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Google DeepMind Unveils Its Most Powerful AI Offering Yet

Sundar Pichai, chief executive officer of Alphabet, during the Google I/O Developers Conference in Mountain View, California, U.S., on May 10, 2023. Credit - David Paul Morris—Bloomberg via Getty Images

Google DeepMind has announced its much-anticipated family of artificial intelligence chatbots, Gemini, which will compete with OpenAI’s GPT series.

According to Google, Gemini Ultra, its largest and most capable new model, outperforms OpenAI’s most capable model, GPT-4, at a number of text-based, image-based, coding, and reasoning tasks. Gemini Ultra will be available through a new AI chat feature called Bard Advanced from early next year, the company said. It is currently being refined and is undergoing “trust and safety checks, including red-teaming by trusted external parties,” according to the announcement.

Google DeepMind also announced the launch of Gemini Pro, which is now available to the public through Google’s Bard chat interface, and the smaller Gemini Nano, which will run on Google’s Pixel 8 Pro smartphone. All three models can process text, images, audio, and video and produce text and image outputs.

Google will start to integrate Gemini models into its other products and services, such as internet search and advertisements. From Dec. 13, developers will be able to access Gemini Pro through an API, and Android developers will be able to build with Gemini Nano.

The rollout will put the Gemini suite up against rivals including OpenAI, Anthropic, Inflection, Meta and Elon Musk’s xAI.

The Gemini family comprises Gemini Ultra, Gemini Pro, and Gemini Nano.<span class="copyright">Courtesy Google DeepMind</span>
The Gemini family comprises Gemini Ultra, Gemini Pro, and Gemini Nano.Courtesy Google DeepMind

DeepMind was founded by Demis Hassabis, Shane Legg, and Mustafa Suleyman in 2010. Google acquired the AI lab for $400 million in 2014, and in April 2023 DeepMind merged with Google’s elite AI research team, Google Brain, to form Google DeepMind, which Hassabis leads.

Read more: TIME100 Most Influential Companies 2023: Google DeepMind

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A year after the acquisition, DeepMind’s founders began negotiating to try and obtain greater independence from their new parent company. In 2017, DeepMind’s founders reportedly tried to break away from Google but failed. In 2020, the founders reportedly pushed for a new legal structure to ensure that powerful AI wasn’t controlled by a single corporate entity, even hiring an outside lawyer to help draft the structure, but according to the Wall Street Journal, the proposed structure didn’t make financial sense for Alphabet.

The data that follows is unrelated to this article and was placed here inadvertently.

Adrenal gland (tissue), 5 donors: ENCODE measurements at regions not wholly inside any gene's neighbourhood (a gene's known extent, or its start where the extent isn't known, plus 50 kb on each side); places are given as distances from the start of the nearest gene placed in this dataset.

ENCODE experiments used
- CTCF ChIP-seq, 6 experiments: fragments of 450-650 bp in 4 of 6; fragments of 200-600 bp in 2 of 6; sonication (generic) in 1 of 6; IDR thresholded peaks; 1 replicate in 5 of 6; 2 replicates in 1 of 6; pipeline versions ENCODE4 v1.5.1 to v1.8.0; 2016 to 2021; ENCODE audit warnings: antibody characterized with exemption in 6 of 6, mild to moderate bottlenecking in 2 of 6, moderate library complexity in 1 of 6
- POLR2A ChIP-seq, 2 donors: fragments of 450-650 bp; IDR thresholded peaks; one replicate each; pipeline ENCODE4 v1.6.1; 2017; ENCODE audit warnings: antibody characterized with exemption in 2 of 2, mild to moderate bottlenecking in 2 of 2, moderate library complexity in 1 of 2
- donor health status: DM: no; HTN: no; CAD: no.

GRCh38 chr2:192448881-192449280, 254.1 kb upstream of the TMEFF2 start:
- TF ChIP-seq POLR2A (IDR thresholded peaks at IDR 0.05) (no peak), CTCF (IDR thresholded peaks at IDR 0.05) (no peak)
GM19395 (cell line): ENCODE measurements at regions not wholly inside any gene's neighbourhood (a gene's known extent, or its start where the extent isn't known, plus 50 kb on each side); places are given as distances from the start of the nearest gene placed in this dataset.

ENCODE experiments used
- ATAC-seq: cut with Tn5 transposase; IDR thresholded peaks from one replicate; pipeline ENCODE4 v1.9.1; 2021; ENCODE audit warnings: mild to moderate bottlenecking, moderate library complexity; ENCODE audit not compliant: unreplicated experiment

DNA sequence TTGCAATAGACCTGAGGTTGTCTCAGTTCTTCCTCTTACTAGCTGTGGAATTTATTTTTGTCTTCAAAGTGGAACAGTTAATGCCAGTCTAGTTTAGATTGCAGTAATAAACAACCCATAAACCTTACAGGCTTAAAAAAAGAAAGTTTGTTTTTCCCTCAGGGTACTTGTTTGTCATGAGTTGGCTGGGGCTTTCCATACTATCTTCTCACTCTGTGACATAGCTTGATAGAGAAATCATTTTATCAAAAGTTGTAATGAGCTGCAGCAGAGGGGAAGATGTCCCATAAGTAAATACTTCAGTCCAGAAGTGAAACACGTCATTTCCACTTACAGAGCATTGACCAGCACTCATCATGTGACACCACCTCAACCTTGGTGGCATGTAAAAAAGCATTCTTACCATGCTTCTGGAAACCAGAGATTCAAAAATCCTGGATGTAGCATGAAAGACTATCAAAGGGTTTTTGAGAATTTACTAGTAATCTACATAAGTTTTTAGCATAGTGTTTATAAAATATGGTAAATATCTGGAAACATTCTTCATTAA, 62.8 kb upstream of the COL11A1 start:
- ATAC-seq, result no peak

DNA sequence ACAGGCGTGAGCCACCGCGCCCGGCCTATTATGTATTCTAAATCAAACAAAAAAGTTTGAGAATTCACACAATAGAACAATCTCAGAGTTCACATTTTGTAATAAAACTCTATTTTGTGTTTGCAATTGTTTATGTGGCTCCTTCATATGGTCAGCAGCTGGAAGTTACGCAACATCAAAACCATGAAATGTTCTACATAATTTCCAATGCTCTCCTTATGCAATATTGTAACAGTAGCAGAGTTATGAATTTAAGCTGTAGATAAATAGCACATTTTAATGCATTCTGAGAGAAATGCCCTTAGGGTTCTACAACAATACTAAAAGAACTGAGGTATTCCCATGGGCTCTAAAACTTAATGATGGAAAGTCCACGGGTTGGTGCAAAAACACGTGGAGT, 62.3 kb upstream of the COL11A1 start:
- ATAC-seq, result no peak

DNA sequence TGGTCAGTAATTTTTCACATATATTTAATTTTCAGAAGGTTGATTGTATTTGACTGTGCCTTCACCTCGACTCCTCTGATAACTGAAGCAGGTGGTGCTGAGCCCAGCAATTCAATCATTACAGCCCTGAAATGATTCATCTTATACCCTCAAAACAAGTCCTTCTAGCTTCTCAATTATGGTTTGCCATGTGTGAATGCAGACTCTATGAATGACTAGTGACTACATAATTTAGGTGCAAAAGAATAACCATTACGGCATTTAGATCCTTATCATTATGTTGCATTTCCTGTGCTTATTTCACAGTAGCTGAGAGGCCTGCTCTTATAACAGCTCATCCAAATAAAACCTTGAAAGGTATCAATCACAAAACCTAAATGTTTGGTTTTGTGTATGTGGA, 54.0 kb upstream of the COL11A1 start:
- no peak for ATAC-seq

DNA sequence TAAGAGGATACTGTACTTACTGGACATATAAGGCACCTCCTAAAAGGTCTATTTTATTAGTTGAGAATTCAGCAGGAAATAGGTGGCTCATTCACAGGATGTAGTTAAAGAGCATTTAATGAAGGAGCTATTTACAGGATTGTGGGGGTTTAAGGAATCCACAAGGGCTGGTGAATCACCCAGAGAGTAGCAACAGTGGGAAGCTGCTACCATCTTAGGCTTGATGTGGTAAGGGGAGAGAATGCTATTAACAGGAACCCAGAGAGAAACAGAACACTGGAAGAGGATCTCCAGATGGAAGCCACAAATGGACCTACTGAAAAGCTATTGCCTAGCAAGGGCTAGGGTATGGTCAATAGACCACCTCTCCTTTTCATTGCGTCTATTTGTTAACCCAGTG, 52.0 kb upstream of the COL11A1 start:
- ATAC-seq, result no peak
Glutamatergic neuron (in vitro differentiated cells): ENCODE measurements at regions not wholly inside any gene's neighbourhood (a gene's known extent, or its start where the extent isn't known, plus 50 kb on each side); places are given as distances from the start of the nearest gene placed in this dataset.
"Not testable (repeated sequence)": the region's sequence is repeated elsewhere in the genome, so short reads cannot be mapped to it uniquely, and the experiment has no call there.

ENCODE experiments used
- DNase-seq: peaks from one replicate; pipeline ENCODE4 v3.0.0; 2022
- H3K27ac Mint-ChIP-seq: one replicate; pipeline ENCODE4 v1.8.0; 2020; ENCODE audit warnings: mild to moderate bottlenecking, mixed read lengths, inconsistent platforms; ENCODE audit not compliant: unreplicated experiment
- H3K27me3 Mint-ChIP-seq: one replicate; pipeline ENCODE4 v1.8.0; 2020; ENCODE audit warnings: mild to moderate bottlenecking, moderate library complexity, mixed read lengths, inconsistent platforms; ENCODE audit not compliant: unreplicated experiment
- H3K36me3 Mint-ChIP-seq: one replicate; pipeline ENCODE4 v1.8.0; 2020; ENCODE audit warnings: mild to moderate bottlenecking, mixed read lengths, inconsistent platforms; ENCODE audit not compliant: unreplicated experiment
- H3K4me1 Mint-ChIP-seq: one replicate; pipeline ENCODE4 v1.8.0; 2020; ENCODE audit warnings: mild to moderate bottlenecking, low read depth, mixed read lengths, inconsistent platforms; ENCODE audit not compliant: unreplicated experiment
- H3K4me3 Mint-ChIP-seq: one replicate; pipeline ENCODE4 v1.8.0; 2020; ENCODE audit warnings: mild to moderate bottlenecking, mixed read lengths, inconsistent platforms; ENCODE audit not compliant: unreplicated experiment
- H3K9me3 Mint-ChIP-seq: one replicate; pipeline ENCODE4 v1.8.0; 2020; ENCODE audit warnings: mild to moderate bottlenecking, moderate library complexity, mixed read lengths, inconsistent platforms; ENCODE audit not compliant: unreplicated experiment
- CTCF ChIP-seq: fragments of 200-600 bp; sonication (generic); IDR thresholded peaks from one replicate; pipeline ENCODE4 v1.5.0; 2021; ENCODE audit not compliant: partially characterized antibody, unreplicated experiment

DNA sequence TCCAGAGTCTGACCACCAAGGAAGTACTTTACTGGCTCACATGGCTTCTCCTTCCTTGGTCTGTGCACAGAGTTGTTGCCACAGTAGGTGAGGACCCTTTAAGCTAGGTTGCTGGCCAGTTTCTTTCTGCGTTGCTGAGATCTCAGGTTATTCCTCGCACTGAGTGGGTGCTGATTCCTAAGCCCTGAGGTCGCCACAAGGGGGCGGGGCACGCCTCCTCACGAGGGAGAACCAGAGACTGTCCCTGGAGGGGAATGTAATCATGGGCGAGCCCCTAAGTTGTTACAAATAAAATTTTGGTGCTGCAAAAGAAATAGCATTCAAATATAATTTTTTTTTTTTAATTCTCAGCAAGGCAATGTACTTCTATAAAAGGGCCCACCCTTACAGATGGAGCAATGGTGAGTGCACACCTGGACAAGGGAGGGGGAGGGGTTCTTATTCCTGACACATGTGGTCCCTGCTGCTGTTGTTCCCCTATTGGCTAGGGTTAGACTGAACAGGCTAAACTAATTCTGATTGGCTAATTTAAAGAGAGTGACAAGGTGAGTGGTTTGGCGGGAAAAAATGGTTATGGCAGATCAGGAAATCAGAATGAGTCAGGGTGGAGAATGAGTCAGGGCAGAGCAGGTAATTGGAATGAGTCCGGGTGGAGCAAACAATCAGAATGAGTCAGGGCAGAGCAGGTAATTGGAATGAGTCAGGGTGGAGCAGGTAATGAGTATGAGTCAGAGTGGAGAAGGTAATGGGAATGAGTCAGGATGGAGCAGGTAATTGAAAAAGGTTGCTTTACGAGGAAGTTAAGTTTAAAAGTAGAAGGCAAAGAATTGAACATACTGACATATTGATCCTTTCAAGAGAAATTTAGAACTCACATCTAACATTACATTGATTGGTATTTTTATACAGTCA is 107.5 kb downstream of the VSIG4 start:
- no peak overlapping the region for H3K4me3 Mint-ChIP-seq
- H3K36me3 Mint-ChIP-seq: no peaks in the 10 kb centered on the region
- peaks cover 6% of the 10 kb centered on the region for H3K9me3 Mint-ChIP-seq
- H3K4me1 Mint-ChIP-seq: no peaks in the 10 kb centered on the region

Google and Google DeepMind have been responsible for a number of the most important AI breakthroughs of the last decade, including AlphaGo, which mastered the complex game Go, inventing the transformer architecture that powers today's chatbots, and solving the protein folding problem with AlphaFold.

But the tech giant has lagged behind competitors such as OpenAI and Anthropic in the era of AI chatbots. A paper from 2021 suggests that DeepMind developed a chatbot, Gopher, as early as December 2020. Google DeepMind chief operating office Lila Ibrahim told TIME that DeepMind decided not to release Gopher because it often gave factually inaccurate responses—a tendency referred to in the industry as ‘hallucinating.’ Before the DeepMind-Google Brain merger, a DeepMind project codenamed Goodall was working to build a ChatGPT competitor, although this was dropped in order to focus on Gemini, The Information reported in August.

Read more: CEO of the Year 2023: Sam Altman

Google announced its own chatbot, Bard, in February 2023, but parent Alphabet’s stock price dropped after analysts judged it to be inferior to competitors. In May it released PaLM 2, an improvement on Bard but judged by commentators to be inferior to GPT-4.

While Google has been slower to bring a consumer AI product out, it has been on the mind of its biggest competitor. Microsoft’s partnership with OpenAI gives it privileged access to OpenAI’s AI models. After the software behemoth announced that it was incorporating OpenAI’s models into Bing search engine, CEO Satya Nadella told The Verge in an interview that he thought AI could help his company challenge Google’s internet search dominance, and that he expects a reaction from Google. “I want people to know that we made them dance,” he said. (Data from analytics firm StatCounter suggests that Google has retained its hegemony in search, although a Microsoft executive disputed this in an interview with the Wall Street Journal in August).

Google DeepMind said in the announcement that it had compared Gemini Ultra to a range of competitor models—OpenAI’s GPT-4, Anthropic’s Claude 2, Inflection’s Inflection-2, Meta’s Llama 2 and xAI’s Grok 1—finding that the large language model outperforms those rivals on tests including professional and academic multiple choice questions and Python coding.

Write to Will Henshall at will.henshall@time.com.

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